Tuesday, February 26, 2008

False Icons.

In the previous post, a lot of people (who don't know me or my background) made some pretty severe accusations and were unnecessarily defensive about something I assumed nearly everyone has experienced. In an attempt not to get my own feelings involved in their battle on Blogg, I'd like to recognize a pattern which I thought was made clear from the previous post:
How is it that we allow our cultural stereotypes to create assumptions that are directly contradictory to our reality?

Case in point- We assume that most people are married with 3 babies by the time they're out of college, and that something is wrong with us if we're not that person. But...more and more, I am seeing women and men over 27, with a successful career, rockin' bod, great personality, hilarious sense of humor, great testimony, and a life full of adventure and experience. So why do we still feel like a toaster that burns everything if we have such a full life, but not the 'expected' spouse and family to go with it?

I don't feel bad about who I have become. I like that I'm well-travelled and that I have amazing experiences and a great education and that I enjoy working. But somehow, when I walk through the doors of the chapel, I suddenly feel like maybe it's the one place I don't belong. How is it that this cultural expectation outweighs even my own sensibilities? I like to think I'm stronger than that- more rational and more stable than allowing myself to succumb to an insecurity from the one place I want to feel the most secure. And especially when I see what is around me- telling me that the times, they are a'changin'- but still...still...one of these things is not like the other.

When I was at BYU, I remember how everyone would rip on the ignorant, big-haired-bows floating around. And it was funny to think of those flowered-dress girls with their backward bubble-naivete and silly desperation for matrimony. We can all admit that image was a real icon. But when I thought about it----not one of my close friends was like that. And no one I hung out with was like that. And I didn't see anyone in my classes like that...yet that image hung around until the late 90s...How? How did that standard image of expectation somehow cloud over the reality that we were all college students out having a good time and getting a great education?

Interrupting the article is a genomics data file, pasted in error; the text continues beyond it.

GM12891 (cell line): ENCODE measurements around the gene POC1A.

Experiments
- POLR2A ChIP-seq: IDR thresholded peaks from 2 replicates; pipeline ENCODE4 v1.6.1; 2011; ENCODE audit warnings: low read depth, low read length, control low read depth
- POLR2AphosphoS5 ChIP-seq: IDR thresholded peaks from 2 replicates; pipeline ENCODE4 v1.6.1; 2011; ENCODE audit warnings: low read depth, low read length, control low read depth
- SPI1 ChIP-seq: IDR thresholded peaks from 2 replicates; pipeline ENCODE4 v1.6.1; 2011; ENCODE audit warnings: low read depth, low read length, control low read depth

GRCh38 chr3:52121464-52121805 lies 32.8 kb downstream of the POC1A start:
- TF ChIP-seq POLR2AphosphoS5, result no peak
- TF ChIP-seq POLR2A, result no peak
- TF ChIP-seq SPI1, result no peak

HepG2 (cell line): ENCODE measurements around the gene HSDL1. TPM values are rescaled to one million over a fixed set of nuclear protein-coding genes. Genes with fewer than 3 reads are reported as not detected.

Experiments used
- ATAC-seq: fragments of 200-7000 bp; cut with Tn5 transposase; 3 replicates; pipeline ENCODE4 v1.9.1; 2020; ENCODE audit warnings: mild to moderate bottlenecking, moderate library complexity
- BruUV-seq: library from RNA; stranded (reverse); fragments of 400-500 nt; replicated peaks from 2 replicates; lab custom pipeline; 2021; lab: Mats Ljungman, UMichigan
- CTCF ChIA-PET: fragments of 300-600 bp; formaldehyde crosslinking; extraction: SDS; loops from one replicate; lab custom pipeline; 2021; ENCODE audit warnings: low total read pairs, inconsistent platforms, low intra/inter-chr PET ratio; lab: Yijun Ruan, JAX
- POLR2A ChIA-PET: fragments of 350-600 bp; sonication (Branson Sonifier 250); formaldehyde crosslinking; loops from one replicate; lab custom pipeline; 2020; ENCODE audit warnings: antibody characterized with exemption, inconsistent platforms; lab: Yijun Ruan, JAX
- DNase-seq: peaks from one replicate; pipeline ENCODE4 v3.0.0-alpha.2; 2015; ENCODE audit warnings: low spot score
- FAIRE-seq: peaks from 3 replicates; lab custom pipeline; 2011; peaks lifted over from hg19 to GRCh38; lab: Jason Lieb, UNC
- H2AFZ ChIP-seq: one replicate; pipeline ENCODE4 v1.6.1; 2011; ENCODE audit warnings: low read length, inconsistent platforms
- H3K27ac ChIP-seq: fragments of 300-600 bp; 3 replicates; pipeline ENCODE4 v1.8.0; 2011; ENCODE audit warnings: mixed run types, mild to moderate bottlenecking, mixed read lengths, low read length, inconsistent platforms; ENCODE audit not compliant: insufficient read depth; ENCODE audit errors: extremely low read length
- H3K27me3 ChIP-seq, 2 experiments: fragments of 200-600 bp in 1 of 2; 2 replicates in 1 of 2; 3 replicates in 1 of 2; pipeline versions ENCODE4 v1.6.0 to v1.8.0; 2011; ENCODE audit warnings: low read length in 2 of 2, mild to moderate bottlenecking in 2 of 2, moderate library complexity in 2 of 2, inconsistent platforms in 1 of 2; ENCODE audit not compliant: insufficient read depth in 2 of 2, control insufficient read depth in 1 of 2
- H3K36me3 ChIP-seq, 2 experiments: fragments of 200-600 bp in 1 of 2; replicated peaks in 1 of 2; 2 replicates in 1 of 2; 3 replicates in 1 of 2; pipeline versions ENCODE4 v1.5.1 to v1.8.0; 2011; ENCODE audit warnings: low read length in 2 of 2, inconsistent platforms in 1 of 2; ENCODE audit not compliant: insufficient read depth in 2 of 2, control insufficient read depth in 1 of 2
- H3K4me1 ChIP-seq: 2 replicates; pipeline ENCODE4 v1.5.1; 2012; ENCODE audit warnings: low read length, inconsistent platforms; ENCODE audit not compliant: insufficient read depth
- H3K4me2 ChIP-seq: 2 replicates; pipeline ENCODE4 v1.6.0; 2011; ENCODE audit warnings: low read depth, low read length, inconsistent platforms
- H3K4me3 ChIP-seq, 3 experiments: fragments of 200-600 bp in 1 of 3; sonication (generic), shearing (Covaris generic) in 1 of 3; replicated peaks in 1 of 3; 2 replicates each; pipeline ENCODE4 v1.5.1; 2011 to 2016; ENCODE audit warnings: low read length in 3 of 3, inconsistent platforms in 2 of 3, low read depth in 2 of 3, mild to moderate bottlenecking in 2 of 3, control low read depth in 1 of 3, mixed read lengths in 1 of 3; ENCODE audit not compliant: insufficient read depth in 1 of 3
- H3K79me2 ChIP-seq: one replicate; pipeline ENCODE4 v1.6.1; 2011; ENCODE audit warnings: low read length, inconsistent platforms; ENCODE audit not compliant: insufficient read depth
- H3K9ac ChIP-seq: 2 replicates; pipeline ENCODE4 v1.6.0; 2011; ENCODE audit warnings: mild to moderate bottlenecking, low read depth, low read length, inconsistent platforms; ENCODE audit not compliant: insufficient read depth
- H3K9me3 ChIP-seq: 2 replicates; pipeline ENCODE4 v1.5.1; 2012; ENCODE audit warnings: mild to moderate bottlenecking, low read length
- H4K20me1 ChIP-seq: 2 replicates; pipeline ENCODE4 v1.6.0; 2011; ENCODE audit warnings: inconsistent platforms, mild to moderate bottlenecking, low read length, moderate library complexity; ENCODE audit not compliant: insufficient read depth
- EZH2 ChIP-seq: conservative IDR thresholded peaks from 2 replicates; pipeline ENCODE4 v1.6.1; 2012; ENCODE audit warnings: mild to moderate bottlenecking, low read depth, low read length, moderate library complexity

It's the same thing in a family ward. People self-consciously joke about not being married- as though that is the standard expectation- but there are more single people than families in these wards. We're getting older, more educated, and better in all aspects of our life. And we happen to be single. So why do we assume we should be anything other than that?

It's ten years later and the image is different, but the feelings about cultural expectations are the same. All I'm saying is- let's kill the image and see ourselves for who we really are today. With no explanation or apologies needed.


Krista said...
This comment has been removed by the author.
Krista said...

I've always said it, Farrah....I love your mind.

barefootbex said...

Farrah, you make very good points. It shows character to express yourself so openly. Good on ya for that. And I agree with you on the fact that we all need to lose the 'image' mentality, but that's clearly easier said than done. I think it really comes down to seeing ourselves the way the Big Guy does (*wondering if it's really necessary to capitalize 'big guy'*). Point being, some days, when I feel a little more in tune, I love having the mindset of 'live in the now, and enjoy what I have while I have it'. Those are the times when I can really appreciate the point I am at in my life. Other times, I, just like anyone else, can get so easily caught up in whether or not I'm wearing the right color earrings for the season...I don't really even get that stuff, but you know what I mean. Best I've come up with to combat any negative feelings on my life is to have someone I look up to and aspire to be like. Someone realistic. I love that, because they are usually people that I know go through crazy crap in their lives too, and always come out smiling. Life is pretty awesome, when we stop complaining long enough to recognize its awesomeness. I think it's great that you love who you are, and awesome that you've accomplished the things you have. Take that and run with it.